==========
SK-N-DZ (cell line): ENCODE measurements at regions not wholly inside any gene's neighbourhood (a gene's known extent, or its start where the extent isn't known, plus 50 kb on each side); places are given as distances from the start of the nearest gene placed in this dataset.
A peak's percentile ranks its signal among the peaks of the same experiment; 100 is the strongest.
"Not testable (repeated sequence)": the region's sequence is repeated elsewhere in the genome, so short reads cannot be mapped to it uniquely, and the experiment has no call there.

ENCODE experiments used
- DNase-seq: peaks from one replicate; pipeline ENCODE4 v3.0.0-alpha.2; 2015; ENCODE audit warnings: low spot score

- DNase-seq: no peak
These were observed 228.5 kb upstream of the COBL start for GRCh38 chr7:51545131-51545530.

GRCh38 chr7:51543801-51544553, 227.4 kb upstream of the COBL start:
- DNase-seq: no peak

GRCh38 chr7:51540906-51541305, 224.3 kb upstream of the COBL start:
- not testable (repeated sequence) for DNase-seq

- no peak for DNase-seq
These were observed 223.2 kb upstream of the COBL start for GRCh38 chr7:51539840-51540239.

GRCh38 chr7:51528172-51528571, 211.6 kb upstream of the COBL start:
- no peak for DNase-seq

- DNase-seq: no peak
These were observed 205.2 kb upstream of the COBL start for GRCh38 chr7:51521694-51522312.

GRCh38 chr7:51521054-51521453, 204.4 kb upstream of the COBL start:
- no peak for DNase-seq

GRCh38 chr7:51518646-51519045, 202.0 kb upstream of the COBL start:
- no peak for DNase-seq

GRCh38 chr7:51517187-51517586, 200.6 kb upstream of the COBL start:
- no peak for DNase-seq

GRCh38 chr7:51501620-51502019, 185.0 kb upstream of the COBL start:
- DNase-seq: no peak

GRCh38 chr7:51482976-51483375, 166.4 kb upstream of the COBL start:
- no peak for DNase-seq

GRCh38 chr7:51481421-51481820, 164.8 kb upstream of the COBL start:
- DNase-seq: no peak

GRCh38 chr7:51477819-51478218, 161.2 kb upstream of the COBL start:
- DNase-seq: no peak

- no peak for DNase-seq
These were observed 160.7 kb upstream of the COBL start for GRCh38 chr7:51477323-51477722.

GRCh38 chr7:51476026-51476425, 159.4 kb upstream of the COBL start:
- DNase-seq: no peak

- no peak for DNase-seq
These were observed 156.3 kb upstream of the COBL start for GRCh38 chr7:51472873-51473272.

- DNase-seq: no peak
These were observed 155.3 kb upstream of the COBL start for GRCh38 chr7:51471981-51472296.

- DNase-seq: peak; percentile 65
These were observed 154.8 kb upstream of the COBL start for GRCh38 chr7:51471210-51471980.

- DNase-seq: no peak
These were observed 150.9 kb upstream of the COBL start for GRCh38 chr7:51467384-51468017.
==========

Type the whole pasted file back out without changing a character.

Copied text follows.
SK-N-DZ (cell line): ENCODE measurements at regions not wholly inside any gene's neighbourhood (a gene's known extent, or its start where the extent isn't known, plus 50 kb on each side); places are given as distances from the start of the nearest gene placed in this dataset.
A peak's percentile ranks its signal among the peaks of the same experiment; 100 is the strongest.
"Not testable (repeated sequence)": the region's sequence is repeated elsewhere in the genome, so short reads cannot be mapped to it uniquely, and the experiment has no call there.

ENCODE experiments used
- DNase-seq: peaks from one replicate; pipeline ENCODE4 v3.0.0-alpha.2; 2015; ENCODE audit warnings: low spot score

- DNase-seq: no peak
These were observed 228.5 kb upstream of the COBL start for GRCh38 chr7:51545131-51545530.

GRCh38 chr7:51543801-51544553, 227.4 kb upstream of the COBL start:
- DNase-seq: no peak

GRCh38 chr7:51540906-51541305, 224.3 kb upstream of the COBL start:
- not testable (repeated sequence) for DNase-seq

- no peak for DNase-seq
These were observed 223.2 kb upstream of the COBL start for GRCh38 chr7:51539840-51540239.

GRCh38 chr7:51528172-51528571, 211.6 kb upstream of the COBL start:
- no peak for DNase-seq

- DNase-seq: no peak
These were observed 205.2 kb upstream of the COBL start for GRCh38 chr7:51521694-51522312.

GRCh38 chr7:51521054-51521453, 204.4 kb upstream of the COBL start:
- no peak for DNase-seq

GRCh38 chr7:51518646-51519045, 202.0 kb upstream of the COBL start:
- no peak for DNase-seq

GRCh38 chr7:51517187-51517586, 200.6 kb upstream of the COBL start:
- no peak for DNase-seq

GRCh38 chr7:51501620-51502019, 185.0 kb upstream of the COBL start:
- DNase-seq: no peak

GRCh38 chr7:51482976-51483375, 166.4 kb upstream of the COBL start:
- no peak for DNase-seq

GRCh38 chr7:51481421-51481820, 164.8 kb upstream of the COBL start:
- DNase-seq: no peak

GRCh38 chr7:51477819-51478218, 161.2 kb upstream of the COBL start:
- DNase-seq: no peak

- no peak for DNase-seq
These were observed 160.7 kb upstream of the COBL start for GRCh38 chr7:51477323-51477722.

GRCh38 chr7:51476026-51476425, 159.4 kb upstream of the COBL start:
- DNase-seq: no peak

- no peak for DNase-seq
These were observed 156.3 kb upstream of the COBL start for GRCh38 chr7:51472873-51473272.

- DNase-seq: no peak
These were observed 155.3 kb upstream of the COBL start for GRCh38 chr7:51471981-51472296.

- DNase-seq: peak; percentile 65
These were observed 154.8 kb upstream of the COBL start for GRCh38 chr7:51471210-51471980.

- DNase-seq: no peak
These were observed 150.9 kb upstream of the COBL start for GRCh38 chr7:51467384-51468017.